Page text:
VsNeurality: This view is sceptical about the pretensions of liberalism to offer neutral or difference-blind principles that are more than simply reflections of the standards of the dominant culture. TaylorVsKymlicka: Taylor thus rejects the efforts of Kymlicka to develop a liberalism that might accommodate difference by granting individuals differential rights to enable them to pursue their particular cultural ends. For him, the problem with this solution is that it works only 'for existing people who find themselves trapped within a culture under pressure, and can flourish within it or not at all. But it does not justify measures designed to ensure survival through indefinite future generations' (1994(1):62). It cannot, for example, justify the collective goals of the Québecois, whose aim is the long-term survival of the French- speaking community in Canada. >Multiculturalism/Kymlicka, >Group rights/Political philosophy, >Diversity/Multiculturalism, >Multiculturalism/Liberalism, >Minorities/Multiculturalism.


1. Taylor, Charles (1994) 'The politics of recognition'. In Amy Gutmann, ed., Multiculturalism: Examining the Politics of Recognition. Princeton, NJ: Princeton University Press.

Kukathas, Chandran 2004. „Nationalism and Multiculturalism“. In: Gaus, Gerald F. & Kukathas, Chandran 2004. Handbook of Political Theory. SAGE Publications

EconTayl I
John Brian Taylor
Discretion Versus Policy Rules in Practice 1993

Taylor III
Lance Taylor
Central Bankers, Inflation, and the Next Recession, in: Institute for New Economic Thinking (03/09/19), URL: http://www.ineteconomics.org/perspectives/blog/central-bankers-inflation-and-the-next-recession 9/3/2019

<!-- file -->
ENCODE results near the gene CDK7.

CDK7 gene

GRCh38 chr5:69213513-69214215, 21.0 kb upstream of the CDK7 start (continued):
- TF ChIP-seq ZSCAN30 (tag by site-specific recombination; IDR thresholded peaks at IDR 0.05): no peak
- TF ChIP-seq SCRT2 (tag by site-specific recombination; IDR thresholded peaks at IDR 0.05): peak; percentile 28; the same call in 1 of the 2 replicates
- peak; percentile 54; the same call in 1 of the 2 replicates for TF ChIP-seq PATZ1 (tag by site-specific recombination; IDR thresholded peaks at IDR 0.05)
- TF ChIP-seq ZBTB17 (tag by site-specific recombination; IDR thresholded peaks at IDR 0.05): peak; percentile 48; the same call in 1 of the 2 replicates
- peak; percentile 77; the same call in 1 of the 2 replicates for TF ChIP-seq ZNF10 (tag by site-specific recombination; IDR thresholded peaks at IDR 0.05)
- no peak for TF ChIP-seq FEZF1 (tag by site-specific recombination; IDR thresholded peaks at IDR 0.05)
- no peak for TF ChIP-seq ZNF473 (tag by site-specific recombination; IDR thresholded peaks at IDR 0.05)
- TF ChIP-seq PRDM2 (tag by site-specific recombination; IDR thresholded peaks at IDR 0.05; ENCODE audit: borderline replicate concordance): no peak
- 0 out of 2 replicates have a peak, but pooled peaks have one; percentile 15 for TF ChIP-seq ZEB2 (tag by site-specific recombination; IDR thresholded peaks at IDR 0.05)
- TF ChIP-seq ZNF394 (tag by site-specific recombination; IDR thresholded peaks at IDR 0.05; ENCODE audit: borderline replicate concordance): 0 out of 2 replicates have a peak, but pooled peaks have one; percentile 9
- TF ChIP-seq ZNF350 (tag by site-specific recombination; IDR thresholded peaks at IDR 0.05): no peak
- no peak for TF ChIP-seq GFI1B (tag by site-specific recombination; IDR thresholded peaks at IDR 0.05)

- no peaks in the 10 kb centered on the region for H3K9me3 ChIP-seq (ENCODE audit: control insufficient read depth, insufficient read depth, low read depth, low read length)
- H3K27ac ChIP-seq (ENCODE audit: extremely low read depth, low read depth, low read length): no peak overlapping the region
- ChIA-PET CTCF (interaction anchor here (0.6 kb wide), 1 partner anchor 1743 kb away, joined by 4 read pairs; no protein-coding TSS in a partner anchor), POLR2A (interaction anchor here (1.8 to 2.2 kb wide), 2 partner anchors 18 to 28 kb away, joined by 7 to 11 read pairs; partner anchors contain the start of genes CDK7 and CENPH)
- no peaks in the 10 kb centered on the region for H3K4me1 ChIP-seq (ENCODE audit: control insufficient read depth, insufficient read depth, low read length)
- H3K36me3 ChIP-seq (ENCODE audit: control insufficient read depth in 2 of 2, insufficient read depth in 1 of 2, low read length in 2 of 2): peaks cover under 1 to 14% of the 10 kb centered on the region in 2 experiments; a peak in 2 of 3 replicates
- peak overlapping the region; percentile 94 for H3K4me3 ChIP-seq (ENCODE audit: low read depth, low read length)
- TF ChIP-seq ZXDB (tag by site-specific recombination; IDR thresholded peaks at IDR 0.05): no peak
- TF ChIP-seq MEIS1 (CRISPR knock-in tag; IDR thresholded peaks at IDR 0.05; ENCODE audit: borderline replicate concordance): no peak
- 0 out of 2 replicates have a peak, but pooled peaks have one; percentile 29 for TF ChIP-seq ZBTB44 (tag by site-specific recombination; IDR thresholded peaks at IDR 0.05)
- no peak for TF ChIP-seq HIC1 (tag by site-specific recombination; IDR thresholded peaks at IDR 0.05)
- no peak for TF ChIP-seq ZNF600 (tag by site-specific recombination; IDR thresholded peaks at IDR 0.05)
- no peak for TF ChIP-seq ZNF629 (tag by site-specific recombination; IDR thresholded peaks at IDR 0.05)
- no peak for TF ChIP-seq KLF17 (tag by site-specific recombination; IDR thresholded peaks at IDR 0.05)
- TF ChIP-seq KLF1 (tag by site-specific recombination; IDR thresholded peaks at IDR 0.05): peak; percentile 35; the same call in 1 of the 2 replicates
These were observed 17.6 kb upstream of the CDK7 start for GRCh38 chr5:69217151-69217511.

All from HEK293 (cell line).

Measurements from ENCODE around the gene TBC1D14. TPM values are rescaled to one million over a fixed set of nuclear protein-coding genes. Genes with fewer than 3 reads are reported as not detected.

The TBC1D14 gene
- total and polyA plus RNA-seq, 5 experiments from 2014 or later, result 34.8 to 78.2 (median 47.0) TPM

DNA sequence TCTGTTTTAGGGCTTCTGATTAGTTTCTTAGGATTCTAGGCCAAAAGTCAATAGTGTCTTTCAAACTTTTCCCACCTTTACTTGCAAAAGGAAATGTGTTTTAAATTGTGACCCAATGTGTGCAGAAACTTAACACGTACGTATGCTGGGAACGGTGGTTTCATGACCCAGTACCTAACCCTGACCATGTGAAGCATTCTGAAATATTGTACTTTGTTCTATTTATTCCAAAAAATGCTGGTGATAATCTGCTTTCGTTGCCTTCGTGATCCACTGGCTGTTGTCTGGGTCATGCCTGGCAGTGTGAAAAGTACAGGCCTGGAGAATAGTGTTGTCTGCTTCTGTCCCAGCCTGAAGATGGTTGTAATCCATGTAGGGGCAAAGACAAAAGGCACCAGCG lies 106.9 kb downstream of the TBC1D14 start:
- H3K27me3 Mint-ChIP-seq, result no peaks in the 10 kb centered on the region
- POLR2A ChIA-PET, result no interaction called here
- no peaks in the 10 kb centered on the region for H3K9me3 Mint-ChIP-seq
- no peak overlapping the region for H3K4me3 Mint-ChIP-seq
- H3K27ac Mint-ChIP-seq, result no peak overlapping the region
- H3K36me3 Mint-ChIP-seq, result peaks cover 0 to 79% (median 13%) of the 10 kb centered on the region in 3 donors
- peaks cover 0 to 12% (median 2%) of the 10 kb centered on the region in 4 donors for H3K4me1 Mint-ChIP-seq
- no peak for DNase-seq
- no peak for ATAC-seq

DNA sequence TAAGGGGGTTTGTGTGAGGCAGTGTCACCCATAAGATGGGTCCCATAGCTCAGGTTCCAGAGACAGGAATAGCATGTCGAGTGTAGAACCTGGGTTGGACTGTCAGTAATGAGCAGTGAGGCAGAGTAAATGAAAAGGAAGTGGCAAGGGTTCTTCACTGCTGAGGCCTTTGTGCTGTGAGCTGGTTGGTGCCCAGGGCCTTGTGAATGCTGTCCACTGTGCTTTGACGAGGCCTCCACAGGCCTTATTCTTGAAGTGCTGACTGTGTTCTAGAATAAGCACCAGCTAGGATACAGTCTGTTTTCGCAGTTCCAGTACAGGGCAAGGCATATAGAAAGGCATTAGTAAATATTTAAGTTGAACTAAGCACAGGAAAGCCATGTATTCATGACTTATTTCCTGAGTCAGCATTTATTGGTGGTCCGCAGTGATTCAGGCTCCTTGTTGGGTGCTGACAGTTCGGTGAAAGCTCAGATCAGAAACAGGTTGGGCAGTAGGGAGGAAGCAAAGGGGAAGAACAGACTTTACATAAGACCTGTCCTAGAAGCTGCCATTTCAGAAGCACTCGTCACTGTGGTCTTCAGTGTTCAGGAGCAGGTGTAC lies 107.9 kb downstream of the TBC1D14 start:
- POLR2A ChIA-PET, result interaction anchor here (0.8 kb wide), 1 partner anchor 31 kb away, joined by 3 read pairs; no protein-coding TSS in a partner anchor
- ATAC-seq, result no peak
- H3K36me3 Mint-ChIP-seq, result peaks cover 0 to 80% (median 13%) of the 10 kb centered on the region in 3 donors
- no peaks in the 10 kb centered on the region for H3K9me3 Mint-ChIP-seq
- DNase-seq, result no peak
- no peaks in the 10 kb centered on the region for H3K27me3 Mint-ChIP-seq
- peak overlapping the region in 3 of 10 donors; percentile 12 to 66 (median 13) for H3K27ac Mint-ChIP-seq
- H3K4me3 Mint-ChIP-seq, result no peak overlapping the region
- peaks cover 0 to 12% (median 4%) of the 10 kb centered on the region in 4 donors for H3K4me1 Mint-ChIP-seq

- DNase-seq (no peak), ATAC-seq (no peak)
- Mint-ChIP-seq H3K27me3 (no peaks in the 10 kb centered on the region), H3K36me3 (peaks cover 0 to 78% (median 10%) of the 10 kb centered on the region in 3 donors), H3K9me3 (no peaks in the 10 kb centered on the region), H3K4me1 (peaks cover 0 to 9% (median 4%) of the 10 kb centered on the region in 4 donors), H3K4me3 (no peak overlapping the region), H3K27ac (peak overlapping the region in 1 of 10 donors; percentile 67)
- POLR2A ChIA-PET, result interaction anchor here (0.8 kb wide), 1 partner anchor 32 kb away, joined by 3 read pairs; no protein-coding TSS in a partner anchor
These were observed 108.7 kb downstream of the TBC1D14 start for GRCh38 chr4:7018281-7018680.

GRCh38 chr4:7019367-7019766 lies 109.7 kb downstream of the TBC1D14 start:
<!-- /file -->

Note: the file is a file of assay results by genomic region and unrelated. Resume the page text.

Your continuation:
TaylorB II
Barry Taylor
"States of Affairs"
In
Truth and Meaning, G. Evans/J. McDowell Oxford 1976

TaylorCh I
Charles Taylor
The Language Animal: The Full Shape of the Human Linguistic Capacity Cambridge 2016


Gaus I
Gerald F. Gaus
Chandran Kukathas
Handbook of Political Theory London 2004
Political Science Honneth Brocker I 789
Political Theory/Honneth/Sigwart: in political theory, Honneth's social theory is close to republican positions and to the concerns of "perfectionist liberalism". ((s) See Perfectionism). HonnethVsLiberalism: the pronounced liberalism ("the official current of modern liberalism"(Honneth (1)) understands the basic principles of freedom and self-realization firmly as principles mediated intersubjectively and to be realized in concrete political institutions. On the other hand Honneth:... See also Liberalism. See Recognition/Honneth.


1. Axel Honneth, Das Ich im Wir. Studien zur Anerkennungstheorie, Berlin 2010, p. 40

Hans-Jörg Sigwart, „Axel Honneth, Kampf um Anerkennung“, in: Manfred Brocker (Ed.) Geschichte des politischen Denkens. Das 20. Jahrhundert. Frankfurt/M. 2018

Honn I
A. Honneth
Das Ich im Wir: Studien zur Anerkennungstheorie Frankfurt/M. 2010